JUNE 22, 2019
“Pride is for everyone.”
“Love is love.”
“Love conquers hate.”
“Trans is beautiful.”
“Show your pride.”
These were the messages pumped into the world by the hundreds who marched and gathered for the 2019 North Shore Pride Parade and Festival in Salem, MA last Saturday, their voices saturating the air with inclusive energy and positive spirit.
My wife, daughter, and I have attended Pride in Salem for the past four years. This was the first time we organized a group and marched in the parade.
Marblehead Marchers: Kids for Kindness, Teachers for Tolerance was born from teachers and parents in the Marblehead community as a way to embrace diversity and bring visibility to the critical issue of equality. Collaboratively, we invited participation through social media, flyers, and a piece written in the Marblehead Reporter. Our inaugural march turned out to be a great success with more than 30 people behind our banner.
The weather was warm and sunny. Despite a strong headwind along much of the route, our mighty marchers, wrapped in pride from head to toe, paraded and spread smiles and cheer with every step. Parents, teachers, and community members marched alongside our kids who emitted waves of kindness as they carried the banner for all to see.
This year marks the 50th anniversary of the Stonewall Riots, and the theme was “Looking Back, Marching Forward.” In recognition of this anniversary, we wanted our props to reflect that mantra. As such, we focused on the concept of reflection with a two-sided, hand-held panel.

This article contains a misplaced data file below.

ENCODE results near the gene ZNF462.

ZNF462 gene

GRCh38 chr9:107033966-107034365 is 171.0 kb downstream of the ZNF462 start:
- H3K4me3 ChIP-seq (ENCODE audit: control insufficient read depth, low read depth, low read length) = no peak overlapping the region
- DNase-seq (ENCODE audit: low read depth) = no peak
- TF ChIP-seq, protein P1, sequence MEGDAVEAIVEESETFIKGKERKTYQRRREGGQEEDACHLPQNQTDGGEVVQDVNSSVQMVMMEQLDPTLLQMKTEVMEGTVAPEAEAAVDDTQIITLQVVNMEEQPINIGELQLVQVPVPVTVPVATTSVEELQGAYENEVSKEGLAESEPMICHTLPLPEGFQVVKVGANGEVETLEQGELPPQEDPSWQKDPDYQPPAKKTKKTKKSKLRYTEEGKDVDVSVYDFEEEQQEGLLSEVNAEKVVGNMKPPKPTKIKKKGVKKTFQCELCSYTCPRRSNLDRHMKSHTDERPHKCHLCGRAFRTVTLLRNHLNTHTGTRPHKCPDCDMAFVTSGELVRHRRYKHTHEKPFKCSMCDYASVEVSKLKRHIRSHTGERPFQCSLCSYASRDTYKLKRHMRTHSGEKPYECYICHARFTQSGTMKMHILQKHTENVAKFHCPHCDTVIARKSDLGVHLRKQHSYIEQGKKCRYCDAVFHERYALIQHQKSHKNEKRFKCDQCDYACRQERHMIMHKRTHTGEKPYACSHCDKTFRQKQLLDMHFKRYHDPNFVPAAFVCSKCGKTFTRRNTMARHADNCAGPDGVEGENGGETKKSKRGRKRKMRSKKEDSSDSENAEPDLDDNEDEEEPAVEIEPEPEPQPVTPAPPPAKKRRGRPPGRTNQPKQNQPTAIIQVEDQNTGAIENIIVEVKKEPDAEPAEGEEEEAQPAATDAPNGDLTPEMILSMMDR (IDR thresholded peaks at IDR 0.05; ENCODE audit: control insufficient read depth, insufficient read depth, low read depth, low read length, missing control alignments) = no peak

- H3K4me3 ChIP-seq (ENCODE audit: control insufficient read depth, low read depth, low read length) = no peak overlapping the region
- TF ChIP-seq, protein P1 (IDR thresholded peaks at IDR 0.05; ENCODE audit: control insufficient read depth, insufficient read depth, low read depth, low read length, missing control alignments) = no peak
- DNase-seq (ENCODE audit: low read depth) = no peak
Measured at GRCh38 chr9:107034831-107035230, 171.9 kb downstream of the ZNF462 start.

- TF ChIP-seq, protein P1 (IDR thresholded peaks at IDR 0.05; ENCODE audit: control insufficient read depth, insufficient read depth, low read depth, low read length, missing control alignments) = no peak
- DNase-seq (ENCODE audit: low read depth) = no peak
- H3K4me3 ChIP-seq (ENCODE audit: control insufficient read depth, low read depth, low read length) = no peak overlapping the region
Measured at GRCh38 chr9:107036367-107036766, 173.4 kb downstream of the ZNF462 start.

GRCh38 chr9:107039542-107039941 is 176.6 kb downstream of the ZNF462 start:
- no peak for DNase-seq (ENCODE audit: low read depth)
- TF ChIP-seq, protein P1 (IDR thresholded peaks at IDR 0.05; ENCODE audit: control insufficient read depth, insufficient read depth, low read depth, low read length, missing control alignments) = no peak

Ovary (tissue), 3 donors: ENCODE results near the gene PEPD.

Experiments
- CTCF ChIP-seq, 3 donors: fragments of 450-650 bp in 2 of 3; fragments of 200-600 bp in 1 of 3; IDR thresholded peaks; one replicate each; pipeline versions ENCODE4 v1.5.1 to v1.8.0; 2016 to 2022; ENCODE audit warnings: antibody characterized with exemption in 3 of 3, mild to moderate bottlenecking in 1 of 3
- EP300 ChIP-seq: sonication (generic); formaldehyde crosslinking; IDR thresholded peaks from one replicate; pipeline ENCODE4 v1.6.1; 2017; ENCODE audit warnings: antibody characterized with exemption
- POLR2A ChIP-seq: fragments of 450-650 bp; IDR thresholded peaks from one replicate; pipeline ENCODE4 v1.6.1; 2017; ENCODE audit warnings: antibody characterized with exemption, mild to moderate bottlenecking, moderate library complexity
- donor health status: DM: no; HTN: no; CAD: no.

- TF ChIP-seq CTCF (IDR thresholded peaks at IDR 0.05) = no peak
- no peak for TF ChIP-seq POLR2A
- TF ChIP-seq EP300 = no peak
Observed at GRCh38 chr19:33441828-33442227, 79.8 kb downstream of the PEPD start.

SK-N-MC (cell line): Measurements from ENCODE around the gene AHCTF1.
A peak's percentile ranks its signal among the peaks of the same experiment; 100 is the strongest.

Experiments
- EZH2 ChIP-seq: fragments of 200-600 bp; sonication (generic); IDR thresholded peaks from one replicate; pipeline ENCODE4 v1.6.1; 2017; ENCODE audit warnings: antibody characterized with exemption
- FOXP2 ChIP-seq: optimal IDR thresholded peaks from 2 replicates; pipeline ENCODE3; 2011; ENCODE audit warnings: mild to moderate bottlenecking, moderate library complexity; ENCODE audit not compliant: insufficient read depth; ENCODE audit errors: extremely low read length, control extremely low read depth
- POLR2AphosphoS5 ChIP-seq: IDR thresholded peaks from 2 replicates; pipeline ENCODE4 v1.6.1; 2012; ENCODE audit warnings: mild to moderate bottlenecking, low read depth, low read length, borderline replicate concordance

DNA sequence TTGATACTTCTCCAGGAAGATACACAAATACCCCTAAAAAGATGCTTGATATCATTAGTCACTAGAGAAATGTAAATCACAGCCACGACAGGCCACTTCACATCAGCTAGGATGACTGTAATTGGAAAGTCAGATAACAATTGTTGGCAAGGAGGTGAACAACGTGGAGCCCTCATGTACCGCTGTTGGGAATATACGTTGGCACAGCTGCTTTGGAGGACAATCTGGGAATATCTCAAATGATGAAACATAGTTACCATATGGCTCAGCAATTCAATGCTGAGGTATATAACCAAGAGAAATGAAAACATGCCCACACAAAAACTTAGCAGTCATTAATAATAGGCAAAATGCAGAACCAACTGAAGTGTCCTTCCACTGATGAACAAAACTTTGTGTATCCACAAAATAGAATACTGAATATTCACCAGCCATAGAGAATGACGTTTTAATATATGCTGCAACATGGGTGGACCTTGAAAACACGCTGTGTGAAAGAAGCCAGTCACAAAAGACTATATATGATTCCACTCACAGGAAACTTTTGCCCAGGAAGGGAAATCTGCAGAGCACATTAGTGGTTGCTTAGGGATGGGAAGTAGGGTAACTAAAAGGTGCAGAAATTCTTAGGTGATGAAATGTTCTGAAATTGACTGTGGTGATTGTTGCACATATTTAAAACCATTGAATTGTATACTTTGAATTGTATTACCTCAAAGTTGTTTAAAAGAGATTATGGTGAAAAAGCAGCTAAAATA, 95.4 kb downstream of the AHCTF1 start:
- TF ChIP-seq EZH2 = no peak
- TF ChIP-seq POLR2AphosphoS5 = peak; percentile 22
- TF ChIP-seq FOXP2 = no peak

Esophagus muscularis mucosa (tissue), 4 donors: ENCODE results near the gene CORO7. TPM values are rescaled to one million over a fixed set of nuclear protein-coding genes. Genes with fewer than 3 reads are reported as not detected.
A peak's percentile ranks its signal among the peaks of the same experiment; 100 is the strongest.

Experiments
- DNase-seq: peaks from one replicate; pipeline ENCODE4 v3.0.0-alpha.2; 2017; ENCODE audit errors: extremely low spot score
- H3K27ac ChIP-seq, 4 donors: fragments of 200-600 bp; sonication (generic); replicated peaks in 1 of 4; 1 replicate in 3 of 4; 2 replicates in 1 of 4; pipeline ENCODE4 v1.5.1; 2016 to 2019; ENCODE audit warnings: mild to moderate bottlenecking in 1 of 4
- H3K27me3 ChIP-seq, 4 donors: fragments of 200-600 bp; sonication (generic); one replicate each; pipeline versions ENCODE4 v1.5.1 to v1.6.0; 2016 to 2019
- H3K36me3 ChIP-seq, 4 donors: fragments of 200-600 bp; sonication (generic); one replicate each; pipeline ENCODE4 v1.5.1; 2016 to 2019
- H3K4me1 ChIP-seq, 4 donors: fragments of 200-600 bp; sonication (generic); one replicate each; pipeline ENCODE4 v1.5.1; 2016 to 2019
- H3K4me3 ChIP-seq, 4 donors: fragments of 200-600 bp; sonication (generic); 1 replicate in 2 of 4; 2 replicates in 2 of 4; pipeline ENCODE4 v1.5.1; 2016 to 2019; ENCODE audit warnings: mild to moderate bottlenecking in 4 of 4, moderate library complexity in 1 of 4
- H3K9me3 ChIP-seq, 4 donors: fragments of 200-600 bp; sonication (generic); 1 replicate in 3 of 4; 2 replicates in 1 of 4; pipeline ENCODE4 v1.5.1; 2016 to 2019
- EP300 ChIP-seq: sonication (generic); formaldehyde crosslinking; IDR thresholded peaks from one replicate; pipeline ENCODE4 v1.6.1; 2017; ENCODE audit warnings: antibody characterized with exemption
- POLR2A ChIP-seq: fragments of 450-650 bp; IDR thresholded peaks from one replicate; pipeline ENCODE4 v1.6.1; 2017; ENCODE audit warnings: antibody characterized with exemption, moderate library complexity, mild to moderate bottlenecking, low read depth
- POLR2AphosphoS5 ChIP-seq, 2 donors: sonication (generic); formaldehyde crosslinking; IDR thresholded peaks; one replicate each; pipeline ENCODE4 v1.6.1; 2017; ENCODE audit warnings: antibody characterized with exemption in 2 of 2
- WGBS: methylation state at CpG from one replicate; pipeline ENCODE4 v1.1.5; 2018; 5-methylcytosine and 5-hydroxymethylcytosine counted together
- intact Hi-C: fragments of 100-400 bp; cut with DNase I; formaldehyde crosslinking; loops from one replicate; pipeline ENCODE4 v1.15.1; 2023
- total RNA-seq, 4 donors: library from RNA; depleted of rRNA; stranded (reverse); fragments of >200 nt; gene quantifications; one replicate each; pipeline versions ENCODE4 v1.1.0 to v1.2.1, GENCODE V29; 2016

One side had a reflective surface to represent a mirror. The mirror asks us to consider how we see ourselves and what we project to others, questioning: Who am I? What do you see when you look at me? How do I see myself? Who has the power to draft that definition? What do I want to show to the world?
In response, the opposite side of our prop issued a reflective prompt. Our marchers were asked to use one word to describe themselves. To that mirror, we assert with confidence, “As the author of my life, only I should assign my labels. This is WHO I AM.” The answers were perfection:
I am KIND.
I am CREATIVE.
I am ENERGETIC.
I am SUPPORTIVE.
I am MYSELF.
I am LOYAL.
I am RESILIENT.
Through the streets and onto the Salem Common, these were our messages with an overarching theme of acceptance. When you read or hear these words, it’s hard to believe that opposition exists, but it does, and it is dangerous.
June is Pride Month, and we celebrate and feel the collective power of our community. Still, affecting actual change is bigger than June; every month, and every day for that matter, we must continue to show up and insist that our elected politicians do the same. Pride is for everyone every day.
When all of the confetti has settled and the crowds have dispersed, fundamental human rights remain at stake. We march forward, but many threaten to hold us back. Our government has the power to subdue this threat by passing The Equality Act.
Keep showing up. Turn up the volume. Get involved. Arm yourself with knowledge and share the truth. Remember, exclusion and equity cannot coexist. This is essential:
Equality – No more. No Less.